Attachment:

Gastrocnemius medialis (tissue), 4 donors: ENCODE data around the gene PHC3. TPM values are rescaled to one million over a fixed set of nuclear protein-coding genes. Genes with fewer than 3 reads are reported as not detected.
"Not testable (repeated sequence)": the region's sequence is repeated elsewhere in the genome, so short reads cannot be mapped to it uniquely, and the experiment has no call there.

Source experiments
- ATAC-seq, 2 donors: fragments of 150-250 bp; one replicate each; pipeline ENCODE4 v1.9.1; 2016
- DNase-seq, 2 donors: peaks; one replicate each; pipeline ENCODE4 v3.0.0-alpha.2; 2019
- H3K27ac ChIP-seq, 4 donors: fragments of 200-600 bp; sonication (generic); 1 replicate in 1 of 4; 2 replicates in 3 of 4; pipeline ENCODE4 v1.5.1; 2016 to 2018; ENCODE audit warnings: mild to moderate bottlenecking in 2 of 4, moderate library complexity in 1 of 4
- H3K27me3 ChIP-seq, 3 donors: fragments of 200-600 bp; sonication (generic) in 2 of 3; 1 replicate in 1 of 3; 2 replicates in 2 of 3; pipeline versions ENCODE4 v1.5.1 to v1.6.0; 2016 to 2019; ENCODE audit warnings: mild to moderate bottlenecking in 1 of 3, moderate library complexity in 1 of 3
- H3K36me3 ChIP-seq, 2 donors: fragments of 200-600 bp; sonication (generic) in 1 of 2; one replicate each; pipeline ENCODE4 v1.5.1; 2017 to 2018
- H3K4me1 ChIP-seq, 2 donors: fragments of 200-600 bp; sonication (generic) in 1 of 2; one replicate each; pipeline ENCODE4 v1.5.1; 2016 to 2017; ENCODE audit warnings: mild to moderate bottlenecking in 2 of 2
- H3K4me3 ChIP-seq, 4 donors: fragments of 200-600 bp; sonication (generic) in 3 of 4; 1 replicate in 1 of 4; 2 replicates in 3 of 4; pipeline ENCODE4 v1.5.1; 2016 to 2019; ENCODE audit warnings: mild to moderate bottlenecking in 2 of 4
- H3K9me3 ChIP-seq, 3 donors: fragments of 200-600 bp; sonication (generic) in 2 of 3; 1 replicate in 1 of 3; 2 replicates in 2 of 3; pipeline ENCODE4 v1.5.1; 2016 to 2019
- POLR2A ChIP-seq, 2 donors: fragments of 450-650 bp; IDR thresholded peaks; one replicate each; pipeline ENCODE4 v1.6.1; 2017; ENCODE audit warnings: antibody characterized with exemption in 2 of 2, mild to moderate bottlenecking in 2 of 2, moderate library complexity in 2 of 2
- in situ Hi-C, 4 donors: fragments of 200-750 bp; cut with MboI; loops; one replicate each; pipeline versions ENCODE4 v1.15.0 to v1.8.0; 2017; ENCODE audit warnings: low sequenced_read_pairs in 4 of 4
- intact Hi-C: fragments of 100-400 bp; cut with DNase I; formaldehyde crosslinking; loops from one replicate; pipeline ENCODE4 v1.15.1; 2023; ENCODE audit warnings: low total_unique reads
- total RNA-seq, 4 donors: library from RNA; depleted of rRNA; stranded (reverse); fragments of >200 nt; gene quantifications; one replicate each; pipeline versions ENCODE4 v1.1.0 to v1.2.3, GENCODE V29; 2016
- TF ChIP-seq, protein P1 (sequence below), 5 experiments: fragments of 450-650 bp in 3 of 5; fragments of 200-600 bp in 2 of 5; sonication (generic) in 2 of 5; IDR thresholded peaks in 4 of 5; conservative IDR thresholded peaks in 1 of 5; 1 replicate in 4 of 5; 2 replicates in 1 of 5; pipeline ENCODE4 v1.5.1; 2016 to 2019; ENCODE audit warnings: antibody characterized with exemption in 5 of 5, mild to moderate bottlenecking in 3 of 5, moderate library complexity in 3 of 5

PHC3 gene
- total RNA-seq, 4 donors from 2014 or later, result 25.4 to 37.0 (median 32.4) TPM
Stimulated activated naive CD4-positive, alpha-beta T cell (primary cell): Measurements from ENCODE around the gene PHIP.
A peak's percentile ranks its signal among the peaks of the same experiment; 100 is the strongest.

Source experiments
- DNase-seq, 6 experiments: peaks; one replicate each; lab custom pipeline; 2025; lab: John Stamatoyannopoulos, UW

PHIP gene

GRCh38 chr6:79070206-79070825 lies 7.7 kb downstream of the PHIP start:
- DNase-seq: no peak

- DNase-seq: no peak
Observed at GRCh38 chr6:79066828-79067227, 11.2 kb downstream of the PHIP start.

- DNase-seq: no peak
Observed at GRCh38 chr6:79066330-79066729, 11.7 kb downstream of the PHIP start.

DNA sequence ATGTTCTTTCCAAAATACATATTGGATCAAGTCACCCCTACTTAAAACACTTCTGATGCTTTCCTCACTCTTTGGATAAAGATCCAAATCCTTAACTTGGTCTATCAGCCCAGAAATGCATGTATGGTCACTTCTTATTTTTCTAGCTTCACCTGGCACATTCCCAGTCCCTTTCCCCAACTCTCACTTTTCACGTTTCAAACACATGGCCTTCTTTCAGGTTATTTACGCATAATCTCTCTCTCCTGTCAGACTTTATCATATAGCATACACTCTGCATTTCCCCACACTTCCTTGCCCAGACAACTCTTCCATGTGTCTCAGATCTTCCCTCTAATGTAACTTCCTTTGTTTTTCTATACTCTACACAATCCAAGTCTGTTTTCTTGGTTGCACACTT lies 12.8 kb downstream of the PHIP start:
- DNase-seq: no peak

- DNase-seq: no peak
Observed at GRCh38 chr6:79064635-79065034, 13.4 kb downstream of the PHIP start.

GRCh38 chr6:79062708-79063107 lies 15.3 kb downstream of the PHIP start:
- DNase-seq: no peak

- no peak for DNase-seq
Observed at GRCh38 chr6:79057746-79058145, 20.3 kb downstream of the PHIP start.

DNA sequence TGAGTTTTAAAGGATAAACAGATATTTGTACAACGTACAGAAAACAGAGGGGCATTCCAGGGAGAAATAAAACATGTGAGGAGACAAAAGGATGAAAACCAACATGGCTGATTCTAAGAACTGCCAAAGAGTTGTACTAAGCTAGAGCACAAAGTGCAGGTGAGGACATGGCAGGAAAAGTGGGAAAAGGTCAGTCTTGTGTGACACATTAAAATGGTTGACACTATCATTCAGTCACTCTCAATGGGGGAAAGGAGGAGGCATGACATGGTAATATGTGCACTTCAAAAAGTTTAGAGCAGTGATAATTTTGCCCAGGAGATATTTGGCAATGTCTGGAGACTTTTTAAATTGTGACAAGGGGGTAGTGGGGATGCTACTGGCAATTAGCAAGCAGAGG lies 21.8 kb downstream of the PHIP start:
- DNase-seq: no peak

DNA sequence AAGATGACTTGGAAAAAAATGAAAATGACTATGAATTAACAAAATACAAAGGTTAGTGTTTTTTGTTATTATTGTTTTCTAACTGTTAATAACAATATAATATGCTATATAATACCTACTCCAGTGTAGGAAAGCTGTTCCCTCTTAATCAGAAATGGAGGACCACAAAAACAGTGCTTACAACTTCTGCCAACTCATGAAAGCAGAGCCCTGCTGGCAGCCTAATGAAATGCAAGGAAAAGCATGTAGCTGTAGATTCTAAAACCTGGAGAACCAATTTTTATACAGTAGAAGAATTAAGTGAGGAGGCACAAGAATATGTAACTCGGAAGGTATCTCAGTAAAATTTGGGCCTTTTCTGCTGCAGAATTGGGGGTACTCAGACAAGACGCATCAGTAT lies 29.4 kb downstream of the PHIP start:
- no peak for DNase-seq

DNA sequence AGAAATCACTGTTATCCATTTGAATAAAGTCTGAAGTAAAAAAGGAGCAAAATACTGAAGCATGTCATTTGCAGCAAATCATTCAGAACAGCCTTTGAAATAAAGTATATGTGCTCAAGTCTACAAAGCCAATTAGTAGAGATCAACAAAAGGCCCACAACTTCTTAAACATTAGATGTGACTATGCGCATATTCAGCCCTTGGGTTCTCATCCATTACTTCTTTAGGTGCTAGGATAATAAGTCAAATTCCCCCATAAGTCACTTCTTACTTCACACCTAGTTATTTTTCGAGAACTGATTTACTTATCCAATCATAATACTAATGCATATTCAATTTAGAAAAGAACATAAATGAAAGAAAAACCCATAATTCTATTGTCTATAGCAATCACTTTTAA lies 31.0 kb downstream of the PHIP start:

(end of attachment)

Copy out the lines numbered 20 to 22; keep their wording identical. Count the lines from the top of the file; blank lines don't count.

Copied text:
A peak's percentile ranks its signal among the peaks of the same experiment; 100 is the strongest.

Source experiments
- DNase-seq, 6 experiments: peaks; one replicate each; lab custom pipeline; 2025; lab: John Stamatoyannopoulos, UW